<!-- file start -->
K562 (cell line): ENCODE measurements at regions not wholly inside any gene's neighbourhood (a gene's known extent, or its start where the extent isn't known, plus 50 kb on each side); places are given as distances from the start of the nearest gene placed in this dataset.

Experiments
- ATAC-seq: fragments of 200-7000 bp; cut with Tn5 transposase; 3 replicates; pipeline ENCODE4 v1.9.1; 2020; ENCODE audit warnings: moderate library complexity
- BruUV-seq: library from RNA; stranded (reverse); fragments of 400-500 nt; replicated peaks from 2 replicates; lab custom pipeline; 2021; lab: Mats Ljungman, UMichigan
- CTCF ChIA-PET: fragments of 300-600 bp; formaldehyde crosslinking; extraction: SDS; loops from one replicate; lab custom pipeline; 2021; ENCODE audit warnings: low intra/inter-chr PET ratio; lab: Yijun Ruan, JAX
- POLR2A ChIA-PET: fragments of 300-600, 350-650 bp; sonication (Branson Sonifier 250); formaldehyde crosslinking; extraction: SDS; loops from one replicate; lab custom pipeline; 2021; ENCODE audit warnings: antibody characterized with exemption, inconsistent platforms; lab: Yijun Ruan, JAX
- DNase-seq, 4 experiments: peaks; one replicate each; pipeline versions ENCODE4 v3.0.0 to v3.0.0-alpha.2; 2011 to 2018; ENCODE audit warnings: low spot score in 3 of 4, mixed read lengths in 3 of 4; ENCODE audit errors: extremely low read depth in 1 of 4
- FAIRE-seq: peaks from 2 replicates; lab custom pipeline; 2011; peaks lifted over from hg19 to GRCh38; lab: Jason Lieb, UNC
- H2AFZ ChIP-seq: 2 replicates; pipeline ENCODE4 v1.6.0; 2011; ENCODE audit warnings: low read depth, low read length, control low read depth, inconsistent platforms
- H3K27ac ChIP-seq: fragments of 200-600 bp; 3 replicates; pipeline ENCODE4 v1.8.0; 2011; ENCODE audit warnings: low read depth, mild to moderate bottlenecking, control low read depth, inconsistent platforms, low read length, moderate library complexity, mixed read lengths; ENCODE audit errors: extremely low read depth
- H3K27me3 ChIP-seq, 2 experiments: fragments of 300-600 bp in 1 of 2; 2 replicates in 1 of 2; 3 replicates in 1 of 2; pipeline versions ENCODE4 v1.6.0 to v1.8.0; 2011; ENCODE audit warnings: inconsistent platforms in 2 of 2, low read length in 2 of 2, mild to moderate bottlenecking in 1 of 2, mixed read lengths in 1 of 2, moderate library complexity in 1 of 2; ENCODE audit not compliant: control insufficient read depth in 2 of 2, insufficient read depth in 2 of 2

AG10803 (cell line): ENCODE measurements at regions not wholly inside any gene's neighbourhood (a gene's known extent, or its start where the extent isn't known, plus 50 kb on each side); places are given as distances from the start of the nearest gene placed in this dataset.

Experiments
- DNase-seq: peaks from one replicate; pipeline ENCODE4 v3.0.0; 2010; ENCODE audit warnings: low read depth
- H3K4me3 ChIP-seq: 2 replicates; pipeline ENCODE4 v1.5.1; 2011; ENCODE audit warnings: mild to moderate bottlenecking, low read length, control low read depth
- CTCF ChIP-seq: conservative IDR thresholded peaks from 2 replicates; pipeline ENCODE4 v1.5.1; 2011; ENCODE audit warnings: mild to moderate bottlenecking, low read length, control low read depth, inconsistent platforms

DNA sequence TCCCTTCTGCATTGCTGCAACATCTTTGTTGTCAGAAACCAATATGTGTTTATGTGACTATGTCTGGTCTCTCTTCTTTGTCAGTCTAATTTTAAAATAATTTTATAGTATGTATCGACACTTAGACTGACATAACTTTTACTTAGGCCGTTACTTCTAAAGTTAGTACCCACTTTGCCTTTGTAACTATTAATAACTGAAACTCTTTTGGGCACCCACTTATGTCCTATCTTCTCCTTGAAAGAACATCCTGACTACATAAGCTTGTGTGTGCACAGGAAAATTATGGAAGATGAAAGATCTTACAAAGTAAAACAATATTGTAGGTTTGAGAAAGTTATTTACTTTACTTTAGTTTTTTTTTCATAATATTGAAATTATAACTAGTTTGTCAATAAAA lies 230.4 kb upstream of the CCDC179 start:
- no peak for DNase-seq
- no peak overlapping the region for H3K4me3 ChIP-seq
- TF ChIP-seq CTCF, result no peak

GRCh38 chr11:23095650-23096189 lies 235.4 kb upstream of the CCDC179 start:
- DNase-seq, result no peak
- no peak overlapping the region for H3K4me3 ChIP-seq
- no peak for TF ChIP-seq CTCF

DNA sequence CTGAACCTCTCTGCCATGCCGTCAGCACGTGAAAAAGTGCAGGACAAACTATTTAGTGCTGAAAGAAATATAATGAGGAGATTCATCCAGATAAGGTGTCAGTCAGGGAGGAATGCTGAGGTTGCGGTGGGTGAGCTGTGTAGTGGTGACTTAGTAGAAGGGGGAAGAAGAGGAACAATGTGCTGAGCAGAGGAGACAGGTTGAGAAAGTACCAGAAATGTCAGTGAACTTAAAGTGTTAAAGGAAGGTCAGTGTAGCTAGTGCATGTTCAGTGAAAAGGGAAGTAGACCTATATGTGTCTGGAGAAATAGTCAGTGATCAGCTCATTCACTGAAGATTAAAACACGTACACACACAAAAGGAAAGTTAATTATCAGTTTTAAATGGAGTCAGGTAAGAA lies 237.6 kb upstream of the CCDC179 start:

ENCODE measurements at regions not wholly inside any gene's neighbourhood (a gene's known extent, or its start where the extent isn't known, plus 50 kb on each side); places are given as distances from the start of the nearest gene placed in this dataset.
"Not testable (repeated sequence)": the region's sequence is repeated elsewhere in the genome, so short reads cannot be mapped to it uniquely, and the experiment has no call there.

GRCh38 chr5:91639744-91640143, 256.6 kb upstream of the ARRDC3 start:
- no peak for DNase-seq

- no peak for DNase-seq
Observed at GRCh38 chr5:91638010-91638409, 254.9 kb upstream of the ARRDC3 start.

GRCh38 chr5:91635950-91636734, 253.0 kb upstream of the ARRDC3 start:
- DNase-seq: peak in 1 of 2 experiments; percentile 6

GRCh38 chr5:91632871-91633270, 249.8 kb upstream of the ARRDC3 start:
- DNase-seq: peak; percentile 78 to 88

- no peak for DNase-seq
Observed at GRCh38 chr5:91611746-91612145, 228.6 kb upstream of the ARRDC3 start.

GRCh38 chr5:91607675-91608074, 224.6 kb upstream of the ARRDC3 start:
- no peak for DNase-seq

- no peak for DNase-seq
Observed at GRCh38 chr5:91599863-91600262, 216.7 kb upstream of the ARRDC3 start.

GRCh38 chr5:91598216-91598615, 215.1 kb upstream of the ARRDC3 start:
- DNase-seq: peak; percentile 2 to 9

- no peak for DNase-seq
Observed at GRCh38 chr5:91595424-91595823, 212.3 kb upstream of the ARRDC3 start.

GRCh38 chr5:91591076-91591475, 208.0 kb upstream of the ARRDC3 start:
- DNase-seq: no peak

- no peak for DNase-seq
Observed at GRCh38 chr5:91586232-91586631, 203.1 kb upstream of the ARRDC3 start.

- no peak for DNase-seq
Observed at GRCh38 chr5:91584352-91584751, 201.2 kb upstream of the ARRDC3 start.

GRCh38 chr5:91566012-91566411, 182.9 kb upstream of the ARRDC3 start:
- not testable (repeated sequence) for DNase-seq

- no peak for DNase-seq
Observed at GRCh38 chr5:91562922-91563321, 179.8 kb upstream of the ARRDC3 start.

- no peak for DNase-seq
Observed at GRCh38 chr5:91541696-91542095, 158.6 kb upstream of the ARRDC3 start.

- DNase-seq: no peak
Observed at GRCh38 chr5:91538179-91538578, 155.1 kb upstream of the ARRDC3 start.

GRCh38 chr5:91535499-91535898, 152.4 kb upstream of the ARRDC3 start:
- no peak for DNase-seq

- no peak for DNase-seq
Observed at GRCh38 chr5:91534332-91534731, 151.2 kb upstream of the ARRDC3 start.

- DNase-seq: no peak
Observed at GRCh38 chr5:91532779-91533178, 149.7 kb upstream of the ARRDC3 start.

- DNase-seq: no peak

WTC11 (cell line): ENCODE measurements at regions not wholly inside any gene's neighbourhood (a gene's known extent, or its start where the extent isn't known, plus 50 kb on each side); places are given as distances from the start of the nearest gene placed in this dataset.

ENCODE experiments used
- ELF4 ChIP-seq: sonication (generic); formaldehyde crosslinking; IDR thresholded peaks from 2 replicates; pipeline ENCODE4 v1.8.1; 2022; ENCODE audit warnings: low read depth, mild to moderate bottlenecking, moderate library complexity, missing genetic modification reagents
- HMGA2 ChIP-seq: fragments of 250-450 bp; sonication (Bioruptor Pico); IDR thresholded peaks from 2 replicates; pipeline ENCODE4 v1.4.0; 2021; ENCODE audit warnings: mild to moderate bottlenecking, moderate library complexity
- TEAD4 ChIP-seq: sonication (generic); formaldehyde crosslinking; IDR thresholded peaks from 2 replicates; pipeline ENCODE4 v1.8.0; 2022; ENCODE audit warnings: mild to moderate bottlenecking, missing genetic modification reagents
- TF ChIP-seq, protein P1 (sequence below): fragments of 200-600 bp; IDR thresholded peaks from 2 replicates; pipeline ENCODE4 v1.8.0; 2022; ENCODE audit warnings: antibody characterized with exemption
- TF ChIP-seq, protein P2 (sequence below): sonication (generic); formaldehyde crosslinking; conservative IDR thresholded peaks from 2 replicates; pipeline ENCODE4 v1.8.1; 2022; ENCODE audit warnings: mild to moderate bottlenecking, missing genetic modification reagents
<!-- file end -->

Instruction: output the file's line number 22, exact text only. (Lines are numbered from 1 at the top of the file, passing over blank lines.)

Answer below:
- DNase-seq, result no peak